In the centre of a crisp white room at Craft Central a pair of tables was neatly set out with fabrics, needles, threads, beads and books. This was beginners Shibori with Rob Jones of Romor Designs.
Shibori is the ancient Japanese art of resist patterning cloth. A range of tools, such as threads, beads, poles and clamps, are used to create areas of resist to dyes, and thereby a pattern in the fabric. Any natural fabric (linen, cotton or silk) can be bound up and then dyed to create patterned fabrics. In this lesson, Rob was teaching basic binding and stitching methods, and indigo dye.
There were four of us in the class. Christine McDougall who spotted the course at the back of a Craft Central mailing, James Roberson who found the course through a leaflet and Maya Silva whose mother had bought the class as a present. The four of us settled in and Rob began by explaining the background to Shibori, passing round some exquisite Japanese made samples. It wasn’t long before he had us working.
The first technique was Kamosage, a bead and thread method. Rob demonstrated a couple of times before, we had a go. It was a little tricky to start with, but once mastered it was straight forward.
After a little practising, we moved on to Kanoko, which involved pinching the fabric and using the Kamosage knot to secure the pinch. At each stage, Rob showed us samples of the results we would obtain, and how these simple techniques could be combined to create patterns and designs.
The final technique was Kumo, the spiderweb, which involves tying thread around a cone of fabric
Once we were satisfied with our sample piece, the class moved out to the corridor where the dye buckets were stored. Rob explained a little of the science behind indigo and the dyeing process. First, the fabric has to be soaked in water, then it is immersed in the dye. We left our samplers to soak in water and returned to the classroom.
The next three techniques involved stitching: a simple running stitch, a running stitch with folded fabric and a twist stitch. From this simple beginning, we quickly progressed to more complex effects, achieved using these simple stitches.
Again, once the sampler was finished, it was dropped into the water, while the first thoroughly soaked piece was moved to the indigo bucket and either held for a while or left to soak. While the samplers soaked up the indigo, we worked on designs for our tote bags.
Our two and a half hours flew by. Practising the various techniques was strangely therapeutic and relaxing. Each method requires patient concentration which forces away the stresses and strains of the day. Once you get into a rhythm it is almost hypnotic and very relaxing. The small, intimate class was a comfortable and easy going environment in which to learn, and James helped us all by asking plenty of questions.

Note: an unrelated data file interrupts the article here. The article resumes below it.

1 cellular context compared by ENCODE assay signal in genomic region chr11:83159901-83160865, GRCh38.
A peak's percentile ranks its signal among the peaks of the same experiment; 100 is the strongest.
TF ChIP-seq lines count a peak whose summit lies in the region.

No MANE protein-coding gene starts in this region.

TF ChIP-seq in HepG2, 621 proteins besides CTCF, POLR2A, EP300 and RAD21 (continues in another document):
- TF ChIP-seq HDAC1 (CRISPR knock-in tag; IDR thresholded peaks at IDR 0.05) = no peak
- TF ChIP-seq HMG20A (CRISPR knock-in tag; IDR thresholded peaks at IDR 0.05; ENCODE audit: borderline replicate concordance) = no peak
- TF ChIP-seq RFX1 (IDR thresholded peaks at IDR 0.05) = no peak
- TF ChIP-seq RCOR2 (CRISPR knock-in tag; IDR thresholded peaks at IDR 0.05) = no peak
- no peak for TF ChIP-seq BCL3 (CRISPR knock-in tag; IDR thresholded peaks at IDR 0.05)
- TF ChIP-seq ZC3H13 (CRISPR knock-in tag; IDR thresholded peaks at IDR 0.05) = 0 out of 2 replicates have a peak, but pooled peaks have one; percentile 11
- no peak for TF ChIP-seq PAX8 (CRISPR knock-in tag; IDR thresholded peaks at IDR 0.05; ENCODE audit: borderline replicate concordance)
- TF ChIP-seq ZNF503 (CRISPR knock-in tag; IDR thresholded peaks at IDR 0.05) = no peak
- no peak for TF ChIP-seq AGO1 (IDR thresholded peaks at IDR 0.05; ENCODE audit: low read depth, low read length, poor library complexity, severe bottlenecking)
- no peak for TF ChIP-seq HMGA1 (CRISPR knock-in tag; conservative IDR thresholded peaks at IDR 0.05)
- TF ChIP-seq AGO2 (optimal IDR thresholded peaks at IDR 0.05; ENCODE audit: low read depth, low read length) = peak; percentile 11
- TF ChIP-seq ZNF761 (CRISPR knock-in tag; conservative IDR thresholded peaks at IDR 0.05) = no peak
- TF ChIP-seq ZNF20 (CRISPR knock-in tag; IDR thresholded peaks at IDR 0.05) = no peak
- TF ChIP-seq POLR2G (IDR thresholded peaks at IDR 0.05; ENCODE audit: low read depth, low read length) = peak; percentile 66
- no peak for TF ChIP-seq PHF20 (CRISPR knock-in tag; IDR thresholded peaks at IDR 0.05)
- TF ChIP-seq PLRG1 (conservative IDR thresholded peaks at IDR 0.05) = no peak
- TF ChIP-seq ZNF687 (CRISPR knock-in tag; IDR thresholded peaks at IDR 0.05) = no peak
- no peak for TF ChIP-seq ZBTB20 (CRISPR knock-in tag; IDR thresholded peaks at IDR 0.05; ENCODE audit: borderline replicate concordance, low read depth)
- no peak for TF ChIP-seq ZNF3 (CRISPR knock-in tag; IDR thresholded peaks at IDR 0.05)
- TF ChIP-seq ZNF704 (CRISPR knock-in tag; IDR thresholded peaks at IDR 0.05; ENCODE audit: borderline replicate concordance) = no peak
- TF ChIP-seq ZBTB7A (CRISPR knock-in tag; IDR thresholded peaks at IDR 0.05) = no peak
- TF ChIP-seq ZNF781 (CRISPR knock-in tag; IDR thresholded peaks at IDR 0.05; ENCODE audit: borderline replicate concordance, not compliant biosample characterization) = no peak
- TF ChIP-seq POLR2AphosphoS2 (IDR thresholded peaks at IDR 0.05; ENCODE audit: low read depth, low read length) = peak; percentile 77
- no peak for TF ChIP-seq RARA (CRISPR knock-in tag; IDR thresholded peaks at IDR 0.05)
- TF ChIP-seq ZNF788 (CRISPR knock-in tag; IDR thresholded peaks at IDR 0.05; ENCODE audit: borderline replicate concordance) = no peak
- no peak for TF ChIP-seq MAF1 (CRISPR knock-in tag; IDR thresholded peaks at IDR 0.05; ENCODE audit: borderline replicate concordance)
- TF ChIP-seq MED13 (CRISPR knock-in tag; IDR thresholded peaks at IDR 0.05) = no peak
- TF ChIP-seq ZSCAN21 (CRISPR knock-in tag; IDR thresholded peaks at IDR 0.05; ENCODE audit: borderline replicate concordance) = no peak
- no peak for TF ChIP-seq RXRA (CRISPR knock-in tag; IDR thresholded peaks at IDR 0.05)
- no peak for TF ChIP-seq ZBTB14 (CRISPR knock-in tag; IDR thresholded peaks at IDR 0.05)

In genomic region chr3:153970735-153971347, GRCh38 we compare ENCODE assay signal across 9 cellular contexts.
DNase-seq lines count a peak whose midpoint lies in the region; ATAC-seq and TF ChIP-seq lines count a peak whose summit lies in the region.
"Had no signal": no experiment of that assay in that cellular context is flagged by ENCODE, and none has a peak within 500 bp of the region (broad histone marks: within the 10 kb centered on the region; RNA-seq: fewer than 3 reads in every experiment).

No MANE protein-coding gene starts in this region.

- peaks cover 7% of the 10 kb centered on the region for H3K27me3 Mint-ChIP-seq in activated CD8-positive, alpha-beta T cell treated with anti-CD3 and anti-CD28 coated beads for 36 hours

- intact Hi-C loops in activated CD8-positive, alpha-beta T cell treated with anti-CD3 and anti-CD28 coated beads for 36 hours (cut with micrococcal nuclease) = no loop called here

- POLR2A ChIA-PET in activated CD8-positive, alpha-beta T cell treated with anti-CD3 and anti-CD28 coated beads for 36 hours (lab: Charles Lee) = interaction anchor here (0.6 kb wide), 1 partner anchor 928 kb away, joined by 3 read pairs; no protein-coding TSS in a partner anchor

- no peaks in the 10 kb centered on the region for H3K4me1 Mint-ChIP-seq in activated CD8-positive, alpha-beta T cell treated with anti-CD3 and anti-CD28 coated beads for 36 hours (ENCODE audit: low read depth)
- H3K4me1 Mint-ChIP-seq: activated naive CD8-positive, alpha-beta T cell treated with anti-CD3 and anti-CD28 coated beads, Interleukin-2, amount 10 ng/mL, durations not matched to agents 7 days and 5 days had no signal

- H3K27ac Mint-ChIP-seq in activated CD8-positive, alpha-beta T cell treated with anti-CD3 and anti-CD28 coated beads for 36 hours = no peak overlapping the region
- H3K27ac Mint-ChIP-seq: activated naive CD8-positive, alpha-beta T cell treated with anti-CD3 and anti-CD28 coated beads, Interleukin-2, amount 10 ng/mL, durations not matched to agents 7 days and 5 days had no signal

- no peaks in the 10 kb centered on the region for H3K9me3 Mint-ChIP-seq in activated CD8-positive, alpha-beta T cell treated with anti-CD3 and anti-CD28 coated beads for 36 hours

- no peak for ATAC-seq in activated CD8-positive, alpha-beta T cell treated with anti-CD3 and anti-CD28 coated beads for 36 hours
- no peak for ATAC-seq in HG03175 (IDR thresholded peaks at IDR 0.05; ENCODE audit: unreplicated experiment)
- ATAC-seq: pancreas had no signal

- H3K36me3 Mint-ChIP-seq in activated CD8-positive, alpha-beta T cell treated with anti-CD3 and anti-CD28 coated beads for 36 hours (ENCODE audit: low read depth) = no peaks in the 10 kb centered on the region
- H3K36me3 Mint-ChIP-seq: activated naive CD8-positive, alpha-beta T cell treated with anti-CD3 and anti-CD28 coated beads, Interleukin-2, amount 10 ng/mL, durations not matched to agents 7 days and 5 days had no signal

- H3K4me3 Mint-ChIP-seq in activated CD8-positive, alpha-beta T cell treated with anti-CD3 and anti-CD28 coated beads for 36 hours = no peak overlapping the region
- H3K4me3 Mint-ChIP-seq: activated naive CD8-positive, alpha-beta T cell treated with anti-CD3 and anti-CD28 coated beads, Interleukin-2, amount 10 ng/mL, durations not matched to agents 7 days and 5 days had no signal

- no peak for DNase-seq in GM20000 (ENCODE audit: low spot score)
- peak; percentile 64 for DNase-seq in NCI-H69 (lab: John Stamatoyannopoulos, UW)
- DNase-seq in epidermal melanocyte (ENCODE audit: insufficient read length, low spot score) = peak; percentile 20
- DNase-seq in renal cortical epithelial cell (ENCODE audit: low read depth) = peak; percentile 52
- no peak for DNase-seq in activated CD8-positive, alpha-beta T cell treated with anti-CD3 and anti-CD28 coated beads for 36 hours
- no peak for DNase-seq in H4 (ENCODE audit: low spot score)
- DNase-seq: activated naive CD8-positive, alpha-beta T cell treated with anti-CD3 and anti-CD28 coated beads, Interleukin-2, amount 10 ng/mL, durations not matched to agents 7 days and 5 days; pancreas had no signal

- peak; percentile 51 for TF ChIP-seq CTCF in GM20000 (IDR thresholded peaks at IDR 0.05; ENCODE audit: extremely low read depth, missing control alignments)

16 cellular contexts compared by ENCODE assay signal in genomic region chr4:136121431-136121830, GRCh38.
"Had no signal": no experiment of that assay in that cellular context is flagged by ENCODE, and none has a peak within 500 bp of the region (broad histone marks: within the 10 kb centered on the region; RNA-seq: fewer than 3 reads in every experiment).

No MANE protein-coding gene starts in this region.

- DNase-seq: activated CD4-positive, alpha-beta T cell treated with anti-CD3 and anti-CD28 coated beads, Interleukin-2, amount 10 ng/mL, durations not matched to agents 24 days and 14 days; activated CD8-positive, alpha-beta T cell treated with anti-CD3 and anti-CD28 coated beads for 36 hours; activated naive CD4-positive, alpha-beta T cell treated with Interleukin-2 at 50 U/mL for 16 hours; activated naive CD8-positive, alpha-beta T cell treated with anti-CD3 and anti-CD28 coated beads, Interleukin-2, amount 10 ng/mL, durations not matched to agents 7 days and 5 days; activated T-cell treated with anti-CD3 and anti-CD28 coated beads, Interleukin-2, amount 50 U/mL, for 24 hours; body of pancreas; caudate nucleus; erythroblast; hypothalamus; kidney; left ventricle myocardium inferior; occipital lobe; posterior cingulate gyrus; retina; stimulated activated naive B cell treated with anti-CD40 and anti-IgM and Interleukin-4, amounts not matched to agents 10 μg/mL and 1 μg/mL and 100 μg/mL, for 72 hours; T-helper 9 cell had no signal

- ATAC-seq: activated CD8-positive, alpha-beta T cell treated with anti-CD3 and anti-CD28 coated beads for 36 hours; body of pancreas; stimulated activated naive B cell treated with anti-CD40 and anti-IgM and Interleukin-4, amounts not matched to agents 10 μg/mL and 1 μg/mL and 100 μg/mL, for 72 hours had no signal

For me, it was all over too quickly. My dyed samplers were taken home to dry out before unpicking and the tote bag came home with me as I considered my design options. I wasn’t done with Shibori and am taking the beginners Itajime class, which teaches the basic folding and clamping processes, and the intermediate class, which teaches more complex patterns.
Beginners Shibori with Rob Jones is a fun, relaxed and creative evening out. There is something almost magical, but certainly entertaining, about Shibori dyeing. As a natural process, there is no way to know, for sure, in advance how the dye will take and therefore, how the pattern will turn out. That uncertainty can be frustrating, but it also results in some wonderful accidents and each piece is unique.
In addition, Shibori is relatively inexpensive to practice at home with dye kits containing everything you need easily available. Before you know it you’ll be dying t-shirts, shirts, skirts, babygrows and linens!
This is a great beginners class. The relaxed easy going atmosphere means each person can progress at their own pace. Rob encourages experimentation and has lots of advice about how to achieve certain effects or patterns. Give it a go, you won’t be disappointed!
Please note: this is not a sponsored post. The opinions and views expressed here are my own.